The Canadian Eskimo Dog is a large breed of Arctic dog, which is considered to be North America’s oldest purebred indigenous dog. Other names include Qimmiq (Inuit for “dog”) or what is considered to be the more politically correct Canadian Inuit Dog. The name Eskimo translates to ‘Flesh Eater’, in Canada and Greenland the term ‘Eskimo’ has fallen out of favour as it is considered insulting. It has been replaced by the term Inuit.
However, while Inuit describes all of the Eskimo people in Canada and Greenland, that is not true in Alaska and Siberia who retain the Eskimo name. The dogs were mainly used by the Inuit for hunting and for transportation in the Canadian Arctic, traditional working dog teams became increasingly rare in the North after the 1960’s, as snowmobiles became more popular, and tended to be faster and more efficient, also a massive cull of the dogs has led to the breed falling into the category of an endangered species.
After the Canadian Eskimo Dog Research Foundation (CEDRF) was formed in the 1970’s purebred dogs were taken from around pockets of Northern Canada and then later registered with the CKC in 1986, these foundation dogs were chosen on their phenotype as the parents of these dogs did not have registration papers with any kennel club or organisation.
The Inuit did not care for papers to prove their dog’s worth. They needed dogs that were tough and reliable, very different to what we expect of our dogs today. Those dogs were the foundation for many lines of the CED to this day however in the far north still pockets of purebred dogs exist. They are used in expeditions, there are races where only Inuit and their dogs can take part and some still use the dogs for sledding whether for recreational or for the tourist business.
The Canadian Eskimo Dog is registered by the CKC – country of origin kennel club. It is also registered in Great Britain by the Kennel Club, USA has several registering bodies one of which the United Kennel Club (UKC) accepts them and more recently the FCI who reinstated them (breed number 211).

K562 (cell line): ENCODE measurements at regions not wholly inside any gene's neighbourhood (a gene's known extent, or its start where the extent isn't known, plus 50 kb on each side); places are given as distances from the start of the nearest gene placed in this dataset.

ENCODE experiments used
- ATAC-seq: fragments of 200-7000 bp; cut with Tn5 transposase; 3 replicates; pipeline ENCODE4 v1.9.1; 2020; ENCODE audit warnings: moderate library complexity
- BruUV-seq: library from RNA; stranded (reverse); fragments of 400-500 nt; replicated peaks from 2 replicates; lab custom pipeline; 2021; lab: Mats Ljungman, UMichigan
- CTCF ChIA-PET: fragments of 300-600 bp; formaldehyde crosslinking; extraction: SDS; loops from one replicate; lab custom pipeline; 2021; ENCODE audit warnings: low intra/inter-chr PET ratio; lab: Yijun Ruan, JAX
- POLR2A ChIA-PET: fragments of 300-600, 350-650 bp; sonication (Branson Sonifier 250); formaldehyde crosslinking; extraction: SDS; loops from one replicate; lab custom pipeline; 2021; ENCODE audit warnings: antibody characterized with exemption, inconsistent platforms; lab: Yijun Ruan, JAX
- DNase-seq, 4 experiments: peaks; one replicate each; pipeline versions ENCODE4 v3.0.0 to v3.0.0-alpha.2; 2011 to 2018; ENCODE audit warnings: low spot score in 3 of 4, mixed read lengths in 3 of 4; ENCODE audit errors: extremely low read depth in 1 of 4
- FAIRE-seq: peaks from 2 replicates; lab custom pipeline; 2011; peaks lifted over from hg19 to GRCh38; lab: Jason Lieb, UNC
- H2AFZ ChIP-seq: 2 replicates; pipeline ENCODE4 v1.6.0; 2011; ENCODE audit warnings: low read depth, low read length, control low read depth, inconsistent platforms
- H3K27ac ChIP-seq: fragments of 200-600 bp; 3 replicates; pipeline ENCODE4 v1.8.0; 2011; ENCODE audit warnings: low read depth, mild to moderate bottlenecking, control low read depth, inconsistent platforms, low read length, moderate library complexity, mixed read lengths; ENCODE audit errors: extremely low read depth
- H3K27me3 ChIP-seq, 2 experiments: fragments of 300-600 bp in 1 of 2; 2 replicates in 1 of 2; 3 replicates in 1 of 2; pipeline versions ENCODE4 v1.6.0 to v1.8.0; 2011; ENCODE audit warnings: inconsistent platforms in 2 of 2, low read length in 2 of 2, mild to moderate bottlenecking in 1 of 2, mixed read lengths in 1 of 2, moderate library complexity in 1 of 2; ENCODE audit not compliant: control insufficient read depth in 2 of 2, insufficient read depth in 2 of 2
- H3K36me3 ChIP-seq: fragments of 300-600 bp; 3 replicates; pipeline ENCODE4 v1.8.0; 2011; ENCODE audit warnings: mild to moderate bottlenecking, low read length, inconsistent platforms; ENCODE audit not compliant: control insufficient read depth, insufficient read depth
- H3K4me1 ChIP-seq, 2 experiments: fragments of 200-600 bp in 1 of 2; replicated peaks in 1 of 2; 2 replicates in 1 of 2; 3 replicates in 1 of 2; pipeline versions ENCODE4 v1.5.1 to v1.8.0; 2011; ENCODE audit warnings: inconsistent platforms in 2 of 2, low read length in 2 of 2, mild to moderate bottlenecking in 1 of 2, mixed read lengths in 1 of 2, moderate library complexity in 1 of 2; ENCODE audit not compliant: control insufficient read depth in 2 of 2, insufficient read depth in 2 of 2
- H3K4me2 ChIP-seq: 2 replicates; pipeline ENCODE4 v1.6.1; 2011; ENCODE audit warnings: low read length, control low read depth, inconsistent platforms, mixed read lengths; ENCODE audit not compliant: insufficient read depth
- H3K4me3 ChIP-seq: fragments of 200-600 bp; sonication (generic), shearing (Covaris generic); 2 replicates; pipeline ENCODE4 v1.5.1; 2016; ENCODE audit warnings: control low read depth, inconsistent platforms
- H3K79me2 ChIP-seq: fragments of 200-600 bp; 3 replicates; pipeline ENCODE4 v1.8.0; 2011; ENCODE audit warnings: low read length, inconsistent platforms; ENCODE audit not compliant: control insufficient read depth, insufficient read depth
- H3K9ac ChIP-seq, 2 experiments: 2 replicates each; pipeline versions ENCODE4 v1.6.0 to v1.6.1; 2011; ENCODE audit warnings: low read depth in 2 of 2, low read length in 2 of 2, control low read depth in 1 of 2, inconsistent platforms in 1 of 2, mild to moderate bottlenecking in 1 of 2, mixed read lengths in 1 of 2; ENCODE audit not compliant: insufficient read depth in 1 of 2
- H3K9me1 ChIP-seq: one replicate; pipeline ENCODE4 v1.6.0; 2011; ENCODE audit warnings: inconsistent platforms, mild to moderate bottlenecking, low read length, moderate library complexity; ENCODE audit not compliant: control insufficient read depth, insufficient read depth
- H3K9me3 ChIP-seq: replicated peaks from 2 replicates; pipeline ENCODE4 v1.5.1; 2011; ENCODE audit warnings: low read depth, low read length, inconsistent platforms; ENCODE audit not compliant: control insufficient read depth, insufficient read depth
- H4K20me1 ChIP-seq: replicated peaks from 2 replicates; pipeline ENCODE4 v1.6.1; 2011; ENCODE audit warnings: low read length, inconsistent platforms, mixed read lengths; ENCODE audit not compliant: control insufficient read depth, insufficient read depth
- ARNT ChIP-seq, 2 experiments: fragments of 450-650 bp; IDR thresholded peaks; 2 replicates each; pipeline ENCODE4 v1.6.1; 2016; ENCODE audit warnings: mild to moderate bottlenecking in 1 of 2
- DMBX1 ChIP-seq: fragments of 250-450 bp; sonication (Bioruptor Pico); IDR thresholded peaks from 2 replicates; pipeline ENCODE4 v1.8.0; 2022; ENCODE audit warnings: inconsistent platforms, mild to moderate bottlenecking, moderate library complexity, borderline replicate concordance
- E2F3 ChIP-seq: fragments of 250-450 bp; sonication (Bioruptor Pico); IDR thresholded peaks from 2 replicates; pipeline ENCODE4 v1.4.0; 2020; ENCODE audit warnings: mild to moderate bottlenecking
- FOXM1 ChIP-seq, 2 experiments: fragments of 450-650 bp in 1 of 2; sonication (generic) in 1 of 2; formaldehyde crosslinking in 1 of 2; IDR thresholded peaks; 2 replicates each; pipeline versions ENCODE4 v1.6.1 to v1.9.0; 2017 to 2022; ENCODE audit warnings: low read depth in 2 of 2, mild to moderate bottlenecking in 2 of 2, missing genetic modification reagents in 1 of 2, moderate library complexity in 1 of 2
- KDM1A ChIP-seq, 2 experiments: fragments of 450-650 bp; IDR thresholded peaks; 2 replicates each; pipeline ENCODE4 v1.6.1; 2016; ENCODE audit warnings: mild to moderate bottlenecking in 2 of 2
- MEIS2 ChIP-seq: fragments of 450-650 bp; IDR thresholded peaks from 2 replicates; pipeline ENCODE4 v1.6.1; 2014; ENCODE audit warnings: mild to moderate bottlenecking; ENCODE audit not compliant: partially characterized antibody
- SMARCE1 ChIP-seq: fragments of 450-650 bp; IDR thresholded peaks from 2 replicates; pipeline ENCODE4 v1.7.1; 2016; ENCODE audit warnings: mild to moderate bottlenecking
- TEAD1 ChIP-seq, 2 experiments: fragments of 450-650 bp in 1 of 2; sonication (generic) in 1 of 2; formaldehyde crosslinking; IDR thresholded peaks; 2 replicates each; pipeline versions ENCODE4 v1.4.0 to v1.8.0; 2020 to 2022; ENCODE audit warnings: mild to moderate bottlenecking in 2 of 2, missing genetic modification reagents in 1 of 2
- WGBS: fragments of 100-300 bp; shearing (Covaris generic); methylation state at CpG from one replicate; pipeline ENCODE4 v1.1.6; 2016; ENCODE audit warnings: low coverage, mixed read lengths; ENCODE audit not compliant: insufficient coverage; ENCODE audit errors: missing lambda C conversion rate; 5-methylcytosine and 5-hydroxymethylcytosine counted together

Sadly over the years the breed has attracted many undesirable owners and breeders which along with all the politics has aided the probable demise of the increasingly rare Canadian Eskimo Dog. The registered CEDs in the UK, have increased since 2011. Over 200 dogs have been bred or imported in the UK to date. They are not dogs for the novice owner nor should they be kept purely as pets. They have a natural working drive and are strong, powerful dogs described as freight dogs rather than fast sprinters such as the Siberian Husky.
In the 1800s and early 1900s this breed was in demand for polar expeditions. Used by famous explorers such as Captain William Peary, Roald Amundsen and more recently dogs supplied by Matty McNair of the Northwinds kennel used by Tom Avery for the Barclays Capital Ultimate North expedition and of course for arctic film crews and documentaries.
In the 1920s there were approximately 20,000 dogs living in the Canadian Arctic, today we probably have less then a thousand registered and unregistered dogs worldwide.
Written by Racheal Bailey. Sources CKC, FCI, Matty McNair, CEDCGB database, UK KC, CEDCC
These are a selection of images of Canadian Eskimo Dogs. If you want to know more about any of the dogs you see please contact us.